Will Mike Pompeo run for Senate? Kansas waits and wonders

By Tara McKelvey
BBC News

  • Published
US Secretary of State Mike Pompeo speaks to the Heritage Foundation's Annual President's Club MeetingImage source, EPA
Image caption,
Mr Pompeo is seen by many Republicans in Kansas as the president's heir apparent

For many in Kansas, the home state of Secretary of State Mike Pompeo, the question is not if he will run for Senate but when he will announce his bid. Republicans see him as their greatest hope, a man who can unite their party. For Democrats in the state, he embodies their biggest fear.

Mr Pompeo was in the state's largest city, Wichita, on Thursday with Ivanka Trump, a White House adviser, and spoke with students about technology. It was his fourth trip to Kansas this year.

People say he has come back frequently not to enjoy the weather - the state is known for bone-chilling winters and blistering summers - but because he hopes to run for the US Senate.

Republicans in Wichita, his hometown, say they have been speaking with him privately about a campaign and have described those conversations with enthusiasm.

But they and other Kansas Republicans, a group that includes evangelicals, Trump loyalists and moderates, are also planning for the time when President Trump leaves office. They see Mr Pompeo as the president's heir apparent.

Republicans and Democrats alike say Mr Pompeo is a rare creature in the president's cabinet: even after several years, he remains scandal-free. "Pompeo played his cards well," says Friends University Prof Russell Arben Fox in Wichita.

Mr Pompeo could run for the US Senate: the primary deadline is 1 June. Rep Roger Marshall and Kris Kobach, a former Kansas secretary of state, among others, are competing in the primary. They are vying for a seat that US Senator Pat Roberts, a Republican who will retire, has held for years.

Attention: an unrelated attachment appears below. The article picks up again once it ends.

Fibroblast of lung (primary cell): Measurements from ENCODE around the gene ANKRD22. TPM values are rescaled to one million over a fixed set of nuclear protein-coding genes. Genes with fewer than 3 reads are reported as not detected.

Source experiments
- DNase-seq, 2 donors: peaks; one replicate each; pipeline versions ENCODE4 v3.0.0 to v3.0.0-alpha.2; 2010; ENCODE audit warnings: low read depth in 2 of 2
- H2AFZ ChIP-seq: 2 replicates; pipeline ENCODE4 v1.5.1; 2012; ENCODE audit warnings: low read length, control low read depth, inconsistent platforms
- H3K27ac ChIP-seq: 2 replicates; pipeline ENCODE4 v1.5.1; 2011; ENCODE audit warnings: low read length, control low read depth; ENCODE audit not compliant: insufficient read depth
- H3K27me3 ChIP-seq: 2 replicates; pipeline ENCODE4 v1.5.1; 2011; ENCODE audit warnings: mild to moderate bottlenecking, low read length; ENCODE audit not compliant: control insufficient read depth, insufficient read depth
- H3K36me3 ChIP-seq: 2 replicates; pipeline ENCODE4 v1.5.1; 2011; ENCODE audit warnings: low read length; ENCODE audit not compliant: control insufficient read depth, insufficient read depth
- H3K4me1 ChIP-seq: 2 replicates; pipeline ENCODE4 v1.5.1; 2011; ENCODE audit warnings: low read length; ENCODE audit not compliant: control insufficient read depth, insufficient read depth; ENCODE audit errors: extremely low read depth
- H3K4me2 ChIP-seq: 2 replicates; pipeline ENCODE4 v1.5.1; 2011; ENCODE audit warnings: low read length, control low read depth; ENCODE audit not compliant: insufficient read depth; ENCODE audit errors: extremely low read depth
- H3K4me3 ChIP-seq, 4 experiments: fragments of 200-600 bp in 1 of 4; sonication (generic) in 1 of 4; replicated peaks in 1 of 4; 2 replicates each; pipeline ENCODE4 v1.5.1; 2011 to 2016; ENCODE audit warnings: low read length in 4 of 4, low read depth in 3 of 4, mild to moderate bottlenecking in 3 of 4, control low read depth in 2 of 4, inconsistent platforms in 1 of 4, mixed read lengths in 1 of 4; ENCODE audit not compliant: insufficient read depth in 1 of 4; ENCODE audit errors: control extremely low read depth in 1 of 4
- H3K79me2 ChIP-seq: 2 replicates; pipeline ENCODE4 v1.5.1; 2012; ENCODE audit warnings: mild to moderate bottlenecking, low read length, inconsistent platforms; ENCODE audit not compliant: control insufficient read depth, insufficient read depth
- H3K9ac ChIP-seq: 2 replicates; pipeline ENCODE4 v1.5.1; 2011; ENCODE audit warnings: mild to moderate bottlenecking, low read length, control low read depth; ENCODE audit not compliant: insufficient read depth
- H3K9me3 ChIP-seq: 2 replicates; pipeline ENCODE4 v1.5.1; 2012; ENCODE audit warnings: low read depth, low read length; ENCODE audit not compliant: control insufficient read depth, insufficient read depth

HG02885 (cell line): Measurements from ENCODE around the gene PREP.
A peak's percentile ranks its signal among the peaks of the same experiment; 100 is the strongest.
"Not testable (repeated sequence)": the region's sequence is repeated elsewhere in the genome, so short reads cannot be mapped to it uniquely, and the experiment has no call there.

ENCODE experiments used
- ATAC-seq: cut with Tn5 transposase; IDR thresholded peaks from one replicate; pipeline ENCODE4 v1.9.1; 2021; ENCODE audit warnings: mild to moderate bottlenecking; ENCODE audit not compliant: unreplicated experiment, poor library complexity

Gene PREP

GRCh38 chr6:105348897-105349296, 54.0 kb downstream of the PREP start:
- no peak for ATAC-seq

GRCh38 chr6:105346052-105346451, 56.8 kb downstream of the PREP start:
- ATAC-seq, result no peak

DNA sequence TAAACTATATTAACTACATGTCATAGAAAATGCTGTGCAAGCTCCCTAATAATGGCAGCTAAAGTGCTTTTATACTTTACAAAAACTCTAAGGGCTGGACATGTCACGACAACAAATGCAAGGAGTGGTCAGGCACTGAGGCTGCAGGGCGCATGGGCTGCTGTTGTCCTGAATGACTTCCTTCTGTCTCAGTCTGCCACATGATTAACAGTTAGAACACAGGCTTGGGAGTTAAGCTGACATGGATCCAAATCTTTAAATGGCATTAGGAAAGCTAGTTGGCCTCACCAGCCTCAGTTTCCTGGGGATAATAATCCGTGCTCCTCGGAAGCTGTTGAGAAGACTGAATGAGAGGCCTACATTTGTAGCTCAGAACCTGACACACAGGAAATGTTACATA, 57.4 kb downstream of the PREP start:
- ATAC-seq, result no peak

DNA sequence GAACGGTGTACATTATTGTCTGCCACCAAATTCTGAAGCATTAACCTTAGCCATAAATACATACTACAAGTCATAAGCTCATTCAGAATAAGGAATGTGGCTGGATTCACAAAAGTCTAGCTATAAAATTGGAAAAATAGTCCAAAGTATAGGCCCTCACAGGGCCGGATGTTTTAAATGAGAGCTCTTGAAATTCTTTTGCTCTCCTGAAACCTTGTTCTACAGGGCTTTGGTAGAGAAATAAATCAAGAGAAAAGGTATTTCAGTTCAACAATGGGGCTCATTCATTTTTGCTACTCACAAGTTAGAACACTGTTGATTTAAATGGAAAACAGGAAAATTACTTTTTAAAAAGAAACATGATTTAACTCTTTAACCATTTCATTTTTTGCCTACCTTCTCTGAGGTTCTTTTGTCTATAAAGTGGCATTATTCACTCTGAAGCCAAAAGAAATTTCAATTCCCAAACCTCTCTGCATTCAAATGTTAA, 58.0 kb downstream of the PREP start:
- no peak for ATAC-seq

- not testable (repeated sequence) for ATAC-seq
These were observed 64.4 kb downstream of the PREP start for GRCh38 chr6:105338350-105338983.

Image source, AFP
Image caption,
Even after several years in the Trump administration, Mr Pompeo remains scandal-free

Mr Pompeo, 55, has said he is not planning to run for Senate and will remain secretary of state as long so as the president will have him. "I'm going to be there until he tweets me out of office," he said in Kansas in March.

During his visit to Kansas this week, he said there was "no change" in his plans, according to the Washington Post.

But those who know him are not convinced. His friends at the Pachyderm Club, an organisation for Republicans in Wichita, believe he is planning to run for Senate and have pinned their hopes on his future.

"When Donald is not running any longer, he'd make an excellent Republican candidate," says John Stevens, a former president of the Pachyderm Club. Another club member, Paul Soutar, agrees: "The sky's the limit for Mike."

They believe that Mr Pompeo, a devout Christian, has the right mix of religious faith and conservative beliefs in low taxes and small government. He has served in the US House of Representatives and as CIA director, roles that have helped him win the confidence of moderate Republicans.

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Mike Pompeo spoke to the BBC last year in January about his relationship with President Trump

Walter Berry, the head of a Wichita company that sells construction equipment, thinks Mr Pompeo is the right kind of leader for the party. He does not "have all of the rough edges that Trump has", says Mr Berry, yet "has the right principles".

Mr Pompeo is likely to win a Senate seat - either in the upcoming campaign or in the 2022 Senate election. Describing Mr Pompeo's "aura of congeniality", Devany Elliot, a university student in Wichita, says he would easily win the seat and could someday end up in the White House.

"I know a lot of people in my life who would love to vote for somebody like that," she says. "It's something I find quite terrifying."

For conservatives, Mr Pompeo represents positive change. Liberals see the situation in starkly different terms. But for now, he is keeping them waiting and wondering.